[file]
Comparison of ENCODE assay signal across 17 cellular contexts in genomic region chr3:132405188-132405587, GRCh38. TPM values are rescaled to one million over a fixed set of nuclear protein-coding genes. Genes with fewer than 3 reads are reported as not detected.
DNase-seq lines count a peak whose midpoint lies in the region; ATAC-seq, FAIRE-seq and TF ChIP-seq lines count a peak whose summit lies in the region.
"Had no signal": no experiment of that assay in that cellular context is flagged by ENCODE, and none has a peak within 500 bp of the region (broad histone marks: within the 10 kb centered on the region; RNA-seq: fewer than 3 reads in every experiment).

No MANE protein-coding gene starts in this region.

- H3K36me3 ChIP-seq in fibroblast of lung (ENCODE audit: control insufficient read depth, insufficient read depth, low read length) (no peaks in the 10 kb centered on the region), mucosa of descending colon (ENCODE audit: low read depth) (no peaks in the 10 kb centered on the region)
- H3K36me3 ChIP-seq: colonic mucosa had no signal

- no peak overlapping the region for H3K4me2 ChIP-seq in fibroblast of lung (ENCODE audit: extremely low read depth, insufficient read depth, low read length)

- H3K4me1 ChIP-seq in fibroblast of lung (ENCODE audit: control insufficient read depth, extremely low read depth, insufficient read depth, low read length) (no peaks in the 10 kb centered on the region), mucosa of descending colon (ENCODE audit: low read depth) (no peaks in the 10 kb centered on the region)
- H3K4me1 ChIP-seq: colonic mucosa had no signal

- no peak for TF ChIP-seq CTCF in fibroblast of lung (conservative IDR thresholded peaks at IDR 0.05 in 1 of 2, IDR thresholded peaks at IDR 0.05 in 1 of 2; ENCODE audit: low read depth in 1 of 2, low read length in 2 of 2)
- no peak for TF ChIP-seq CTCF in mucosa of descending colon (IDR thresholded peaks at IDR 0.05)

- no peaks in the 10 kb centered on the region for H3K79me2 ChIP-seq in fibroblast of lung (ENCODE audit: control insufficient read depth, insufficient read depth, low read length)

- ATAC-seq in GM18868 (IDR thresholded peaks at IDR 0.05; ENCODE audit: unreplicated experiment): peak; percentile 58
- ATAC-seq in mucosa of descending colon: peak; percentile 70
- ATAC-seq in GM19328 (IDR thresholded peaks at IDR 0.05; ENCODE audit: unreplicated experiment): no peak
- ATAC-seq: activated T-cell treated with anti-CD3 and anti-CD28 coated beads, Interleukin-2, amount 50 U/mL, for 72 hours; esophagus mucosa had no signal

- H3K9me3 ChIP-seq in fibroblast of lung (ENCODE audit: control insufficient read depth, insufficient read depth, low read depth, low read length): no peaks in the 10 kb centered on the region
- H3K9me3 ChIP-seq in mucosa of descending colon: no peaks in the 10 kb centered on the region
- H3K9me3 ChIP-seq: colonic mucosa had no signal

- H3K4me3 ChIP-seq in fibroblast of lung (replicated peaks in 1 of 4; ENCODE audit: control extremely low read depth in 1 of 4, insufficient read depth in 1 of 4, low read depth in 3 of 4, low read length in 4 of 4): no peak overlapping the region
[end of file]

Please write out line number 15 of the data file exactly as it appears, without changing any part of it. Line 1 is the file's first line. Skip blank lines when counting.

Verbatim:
- ATAC-seq in GM19328 (IDR thresholded peaks at IDR 0.05; ENCODE audit: unreplicated experiment): no peak